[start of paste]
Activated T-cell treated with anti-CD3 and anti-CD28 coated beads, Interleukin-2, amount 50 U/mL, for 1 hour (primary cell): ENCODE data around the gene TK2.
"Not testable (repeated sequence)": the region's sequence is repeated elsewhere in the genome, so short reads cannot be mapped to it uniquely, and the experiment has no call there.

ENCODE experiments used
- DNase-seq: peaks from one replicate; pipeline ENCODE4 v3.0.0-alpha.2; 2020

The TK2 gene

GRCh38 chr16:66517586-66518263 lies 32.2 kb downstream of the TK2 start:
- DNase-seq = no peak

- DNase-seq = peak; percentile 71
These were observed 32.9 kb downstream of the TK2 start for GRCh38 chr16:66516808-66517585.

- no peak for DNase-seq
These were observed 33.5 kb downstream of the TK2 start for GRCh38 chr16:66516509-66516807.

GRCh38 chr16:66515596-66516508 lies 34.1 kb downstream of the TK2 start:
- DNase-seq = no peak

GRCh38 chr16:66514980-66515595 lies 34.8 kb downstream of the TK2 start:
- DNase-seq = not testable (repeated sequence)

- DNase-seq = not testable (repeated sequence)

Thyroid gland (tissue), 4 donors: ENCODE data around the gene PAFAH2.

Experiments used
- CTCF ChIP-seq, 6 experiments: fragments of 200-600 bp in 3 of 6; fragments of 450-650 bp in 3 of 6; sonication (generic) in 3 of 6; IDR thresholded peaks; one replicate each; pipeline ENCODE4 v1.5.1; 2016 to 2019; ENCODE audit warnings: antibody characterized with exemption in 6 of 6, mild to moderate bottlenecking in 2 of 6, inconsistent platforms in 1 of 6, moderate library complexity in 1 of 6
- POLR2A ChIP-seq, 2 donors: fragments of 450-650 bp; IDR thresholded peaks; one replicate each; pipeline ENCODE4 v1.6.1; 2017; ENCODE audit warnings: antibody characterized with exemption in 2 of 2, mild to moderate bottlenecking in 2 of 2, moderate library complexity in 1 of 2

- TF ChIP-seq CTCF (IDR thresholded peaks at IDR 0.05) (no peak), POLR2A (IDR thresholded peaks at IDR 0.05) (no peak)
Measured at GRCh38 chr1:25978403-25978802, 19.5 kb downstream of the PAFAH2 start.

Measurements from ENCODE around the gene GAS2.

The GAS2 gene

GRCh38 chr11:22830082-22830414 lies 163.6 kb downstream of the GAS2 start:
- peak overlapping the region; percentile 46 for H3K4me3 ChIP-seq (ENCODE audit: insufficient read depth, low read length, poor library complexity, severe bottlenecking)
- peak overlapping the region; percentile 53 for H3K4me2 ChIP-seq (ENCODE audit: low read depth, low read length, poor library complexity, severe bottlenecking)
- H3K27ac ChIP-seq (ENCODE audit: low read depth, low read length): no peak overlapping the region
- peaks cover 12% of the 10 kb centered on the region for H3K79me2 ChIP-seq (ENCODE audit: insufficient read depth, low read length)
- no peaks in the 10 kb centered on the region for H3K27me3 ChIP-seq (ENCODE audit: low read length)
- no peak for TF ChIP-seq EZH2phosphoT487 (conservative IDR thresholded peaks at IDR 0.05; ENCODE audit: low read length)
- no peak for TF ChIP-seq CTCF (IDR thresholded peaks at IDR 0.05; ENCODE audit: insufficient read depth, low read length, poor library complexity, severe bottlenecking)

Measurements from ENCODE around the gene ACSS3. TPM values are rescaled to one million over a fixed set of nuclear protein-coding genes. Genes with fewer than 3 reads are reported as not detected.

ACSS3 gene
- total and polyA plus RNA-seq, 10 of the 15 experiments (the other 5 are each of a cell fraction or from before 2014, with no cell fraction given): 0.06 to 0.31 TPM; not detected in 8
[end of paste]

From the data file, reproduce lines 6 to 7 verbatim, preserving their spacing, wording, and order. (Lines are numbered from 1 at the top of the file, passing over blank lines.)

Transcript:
GRCh38 chr16:66517586-66518263 lies 32.2 kb downstream of the TK2 start:
- DNase-seq = no peak